# Question #d1146

##### 1 Answer

#### Explanation:

You can't answer this question without knowing the **half-life** of carbon-14, so look that up before doing anything else.

You'll find it listed as

#t_"1.2" = "5730 years"#

https://en.wikipedia.org/wiki/Carbon-14

Now, a radioactive isotope's nuclear half-life tells you the time needed for **half** of an initial sample to undergo radioactive decay.

In other words, the amount of this radioactive isotope is **halved** with the passing of every half-life.

So, let's say that you start with an unknown amount of carbon-14, let's say **one half-life** passes, you will be left with

#A_ (1 xx t _"1/2") = A_0 * 1/2 = A_0/2 -> " after 5730 years"#

After **another** period of time equal to one half-life passes, you will be left with

#A_ (2 xx t_ "1/2") = A_0/2 * 1/2 = A_0/4 ->" after 2" xx "5730 years"#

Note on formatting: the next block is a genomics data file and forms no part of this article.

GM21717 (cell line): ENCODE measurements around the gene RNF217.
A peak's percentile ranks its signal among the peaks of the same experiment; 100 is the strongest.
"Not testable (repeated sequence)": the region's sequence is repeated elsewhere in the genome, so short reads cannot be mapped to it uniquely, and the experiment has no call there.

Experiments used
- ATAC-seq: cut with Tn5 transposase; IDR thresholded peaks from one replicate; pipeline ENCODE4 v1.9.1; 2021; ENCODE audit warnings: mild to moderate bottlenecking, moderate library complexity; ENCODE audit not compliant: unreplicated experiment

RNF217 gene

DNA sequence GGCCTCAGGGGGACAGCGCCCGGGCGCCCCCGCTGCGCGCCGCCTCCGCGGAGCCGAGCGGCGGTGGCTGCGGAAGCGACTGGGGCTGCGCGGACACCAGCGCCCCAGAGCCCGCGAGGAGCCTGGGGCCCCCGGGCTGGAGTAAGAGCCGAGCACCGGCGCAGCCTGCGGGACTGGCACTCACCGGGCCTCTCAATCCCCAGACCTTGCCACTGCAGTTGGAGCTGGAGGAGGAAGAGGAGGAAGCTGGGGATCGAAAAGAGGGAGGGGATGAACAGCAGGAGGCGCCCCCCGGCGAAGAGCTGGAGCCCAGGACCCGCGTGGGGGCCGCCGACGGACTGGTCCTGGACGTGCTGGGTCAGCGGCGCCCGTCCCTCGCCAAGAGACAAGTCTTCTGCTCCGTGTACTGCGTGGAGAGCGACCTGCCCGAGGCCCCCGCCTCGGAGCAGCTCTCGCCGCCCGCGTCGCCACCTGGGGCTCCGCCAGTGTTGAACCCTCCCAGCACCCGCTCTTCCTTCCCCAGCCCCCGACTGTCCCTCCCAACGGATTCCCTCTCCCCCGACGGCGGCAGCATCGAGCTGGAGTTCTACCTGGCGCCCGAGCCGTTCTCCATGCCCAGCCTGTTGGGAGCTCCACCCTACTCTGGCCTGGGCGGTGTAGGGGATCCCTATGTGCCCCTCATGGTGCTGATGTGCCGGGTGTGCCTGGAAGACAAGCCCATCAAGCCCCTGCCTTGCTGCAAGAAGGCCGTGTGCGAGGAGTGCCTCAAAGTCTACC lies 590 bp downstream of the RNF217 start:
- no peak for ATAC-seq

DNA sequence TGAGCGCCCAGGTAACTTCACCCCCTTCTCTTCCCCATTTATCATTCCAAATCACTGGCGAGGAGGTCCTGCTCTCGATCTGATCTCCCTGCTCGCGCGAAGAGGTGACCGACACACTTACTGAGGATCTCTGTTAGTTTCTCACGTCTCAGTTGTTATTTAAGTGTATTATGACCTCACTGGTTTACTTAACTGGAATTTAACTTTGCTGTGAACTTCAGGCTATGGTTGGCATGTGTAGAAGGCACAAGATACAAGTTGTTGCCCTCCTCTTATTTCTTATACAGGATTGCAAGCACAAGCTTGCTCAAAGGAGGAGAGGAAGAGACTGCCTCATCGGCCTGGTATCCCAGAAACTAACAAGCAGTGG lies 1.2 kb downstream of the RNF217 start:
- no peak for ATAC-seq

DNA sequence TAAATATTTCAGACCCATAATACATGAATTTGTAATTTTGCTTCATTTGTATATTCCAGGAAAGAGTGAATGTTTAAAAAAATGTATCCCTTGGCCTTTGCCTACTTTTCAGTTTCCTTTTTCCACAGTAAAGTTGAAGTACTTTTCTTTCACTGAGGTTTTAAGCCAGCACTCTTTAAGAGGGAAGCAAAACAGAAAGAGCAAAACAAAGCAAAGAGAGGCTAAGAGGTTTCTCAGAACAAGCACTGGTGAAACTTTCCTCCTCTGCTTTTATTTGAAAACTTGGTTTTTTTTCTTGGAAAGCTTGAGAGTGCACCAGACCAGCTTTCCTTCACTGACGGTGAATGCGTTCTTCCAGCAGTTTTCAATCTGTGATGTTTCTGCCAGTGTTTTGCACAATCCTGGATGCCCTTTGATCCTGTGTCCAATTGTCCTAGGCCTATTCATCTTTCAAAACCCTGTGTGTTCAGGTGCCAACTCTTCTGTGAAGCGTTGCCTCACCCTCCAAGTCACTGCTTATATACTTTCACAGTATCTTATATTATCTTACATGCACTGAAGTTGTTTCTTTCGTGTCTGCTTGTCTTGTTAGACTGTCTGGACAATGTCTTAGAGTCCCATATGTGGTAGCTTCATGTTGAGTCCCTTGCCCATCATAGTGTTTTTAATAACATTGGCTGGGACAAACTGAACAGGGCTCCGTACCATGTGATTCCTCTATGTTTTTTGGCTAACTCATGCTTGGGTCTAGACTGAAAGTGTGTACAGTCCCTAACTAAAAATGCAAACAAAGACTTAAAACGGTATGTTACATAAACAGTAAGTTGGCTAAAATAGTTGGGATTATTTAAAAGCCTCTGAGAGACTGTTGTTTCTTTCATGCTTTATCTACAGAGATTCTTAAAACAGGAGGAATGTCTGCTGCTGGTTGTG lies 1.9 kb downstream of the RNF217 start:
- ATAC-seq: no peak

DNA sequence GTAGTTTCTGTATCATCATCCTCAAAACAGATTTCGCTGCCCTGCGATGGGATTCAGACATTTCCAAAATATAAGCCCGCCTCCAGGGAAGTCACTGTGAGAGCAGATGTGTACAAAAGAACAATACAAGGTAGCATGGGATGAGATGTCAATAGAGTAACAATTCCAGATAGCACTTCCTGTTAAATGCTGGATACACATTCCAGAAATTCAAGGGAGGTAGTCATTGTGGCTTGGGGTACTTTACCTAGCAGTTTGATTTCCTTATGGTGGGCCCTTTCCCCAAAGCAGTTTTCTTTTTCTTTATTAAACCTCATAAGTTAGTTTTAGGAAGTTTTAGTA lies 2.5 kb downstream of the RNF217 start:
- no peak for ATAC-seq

This means that after

#2 xx "5730 years" = "11460 years"#

pass, the sample of carbon-14 will be down to **initial value**.

Since this is how much time passed since the plant died, you can say that **initial mass** of carbon-14 present in the plant.

Therefore, you will have

#"initial mass" = 4 xx "0.25 pg" = color(darkgreen)(ul(color(black)(1.0 color(white)(.)"pg")))#

The answer is rounded to two **sig figs**, the number of sig figs you have for the mass of carbon-14 that remains after